“My economics degrees led to some very lucrative job offers in the corporate world. But teaching is my passion, and I wouldn’t be nearly as happy doing anything else.”
As a child growing up in Chambersburg, Pennsylvania, Dr. Meghan Mihal says she never had a clear picture of what she wanted to be when she grew up. One day she wanted to be a lawyer, and the next day, a doctor. She did know that she was good at math. When it came time to choose a college, she still wasn’t sure what career path she’d follow. So she enrolled at Albright College as an undeclared student.
In college, the chairman of the math department noticed Dr. Mihal’s mathematical proficiency in Honors Calculus, and suggested that she declare a major in math.
So she did.
“I almost immediately regretted the decision. Yes, I was good at math, but I didn’t love it,” Dr. Mihal says. “Having a natural ability in something doesn’t necessarily mean it’s what you should do with your life.”
Soon after, Dr. Mihal’s advisor recommended that she try an economics class. And again, she did.
“I knew nothing about economics before taking this class, but once I took that class, I was hooked. I knew it was for me,” Dr. Mihal explains. “Economics just made sense.”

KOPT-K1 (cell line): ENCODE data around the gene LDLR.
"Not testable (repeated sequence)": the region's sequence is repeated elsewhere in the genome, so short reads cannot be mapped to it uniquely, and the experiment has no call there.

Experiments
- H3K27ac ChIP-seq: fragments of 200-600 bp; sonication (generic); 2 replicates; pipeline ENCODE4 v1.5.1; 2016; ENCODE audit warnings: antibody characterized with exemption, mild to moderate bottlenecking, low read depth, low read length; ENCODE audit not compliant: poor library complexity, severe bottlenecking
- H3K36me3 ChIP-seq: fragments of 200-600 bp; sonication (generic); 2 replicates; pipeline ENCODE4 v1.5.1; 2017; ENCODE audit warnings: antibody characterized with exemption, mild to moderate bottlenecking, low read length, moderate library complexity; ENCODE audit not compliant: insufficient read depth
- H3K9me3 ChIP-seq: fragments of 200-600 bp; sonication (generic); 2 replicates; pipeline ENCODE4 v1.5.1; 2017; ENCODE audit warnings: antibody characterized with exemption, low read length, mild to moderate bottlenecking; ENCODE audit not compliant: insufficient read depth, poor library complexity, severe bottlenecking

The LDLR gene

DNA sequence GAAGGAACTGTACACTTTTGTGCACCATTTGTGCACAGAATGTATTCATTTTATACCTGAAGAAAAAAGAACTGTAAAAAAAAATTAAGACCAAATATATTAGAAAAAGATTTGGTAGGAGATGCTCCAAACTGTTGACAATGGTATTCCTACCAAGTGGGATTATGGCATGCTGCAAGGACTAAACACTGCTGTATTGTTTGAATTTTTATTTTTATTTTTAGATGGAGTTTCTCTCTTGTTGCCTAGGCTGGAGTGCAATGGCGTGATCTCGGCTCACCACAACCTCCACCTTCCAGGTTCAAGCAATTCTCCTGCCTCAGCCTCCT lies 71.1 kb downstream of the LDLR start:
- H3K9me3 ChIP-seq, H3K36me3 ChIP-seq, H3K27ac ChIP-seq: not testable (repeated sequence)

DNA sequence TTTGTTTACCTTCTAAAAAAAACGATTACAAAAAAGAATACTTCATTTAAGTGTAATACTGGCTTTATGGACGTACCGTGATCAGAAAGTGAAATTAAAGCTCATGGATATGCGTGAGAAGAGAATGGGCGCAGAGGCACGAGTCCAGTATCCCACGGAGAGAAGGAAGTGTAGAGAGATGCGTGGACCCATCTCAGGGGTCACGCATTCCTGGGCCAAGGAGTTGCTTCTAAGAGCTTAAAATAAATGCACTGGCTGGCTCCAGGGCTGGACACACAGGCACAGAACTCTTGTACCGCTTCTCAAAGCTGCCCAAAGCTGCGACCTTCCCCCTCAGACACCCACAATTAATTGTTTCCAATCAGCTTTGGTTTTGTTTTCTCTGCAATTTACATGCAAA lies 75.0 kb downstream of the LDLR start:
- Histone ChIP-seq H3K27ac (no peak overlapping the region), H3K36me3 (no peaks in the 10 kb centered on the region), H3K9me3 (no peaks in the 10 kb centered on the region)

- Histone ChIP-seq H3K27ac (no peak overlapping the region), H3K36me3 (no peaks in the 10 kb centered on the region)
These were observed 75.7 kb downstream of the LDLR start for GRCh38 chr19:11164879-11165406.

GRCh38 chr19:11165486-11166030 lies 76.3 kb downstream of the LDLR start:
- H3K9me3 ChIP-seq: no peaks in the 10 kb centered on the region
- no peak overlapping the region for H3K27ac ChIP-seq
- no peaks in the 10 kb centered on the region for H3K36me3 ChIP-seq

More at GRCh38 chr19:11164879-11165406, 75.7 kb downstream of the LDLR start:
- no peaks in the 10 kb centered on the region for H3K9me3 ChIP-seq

So her advisor suggested that she major in economics. Although she had just declared a major in math, she added an economics major to her course load. She never looked back. After graduating with bachelor’s degrees in math and economics, Dr. Mihal enrolled in Fordham University’s graduate program in economics and finished with her Ph.D. At Fordham, Dr. Mihal was a senior teaching fellow and instructor for undergraduate in economics, mathematics and business writing. She also worked for a time as an adjunct professor at NYU. And she realized that teaching is her passion.
In 2009, Dr. Mihal joined the STAC faculty. She teaches undergraduate and graduate economics courses, including macroeconomics, managerial economics, math for economists, and the economics of sport. Outside the classroom, Dr. Mihal is co-advisor for STAC's Business Club and advisor for Delta Mu Delta, the International Business Honors Society.
An active researcher herself, Dr. Mihal also devotes time to undergraduate research projects and conferences with her students. In 2016, Dr. Mihal took four students to the Federal Reserve Bank’s College Fed Challenge, a team competition in which undergraduate teams from around the country analyze economic and financial conditions and formulate a monetary policy recommendation. The winning teams from each region present their policy at the board of governors of the Federal Reserve System.
“Economics is important in every industry everywhere in the world. Employers see the benefit of having employees with the ability to think analytically,” Dr. Mihal says. “Students with a background in economics think differently and approach problems differently than even students of finance or accounting. Economists look at the bigger picture. It’s not a major here, but we offer enough to get students thinking differently, give them opportunities, and pique their interest.”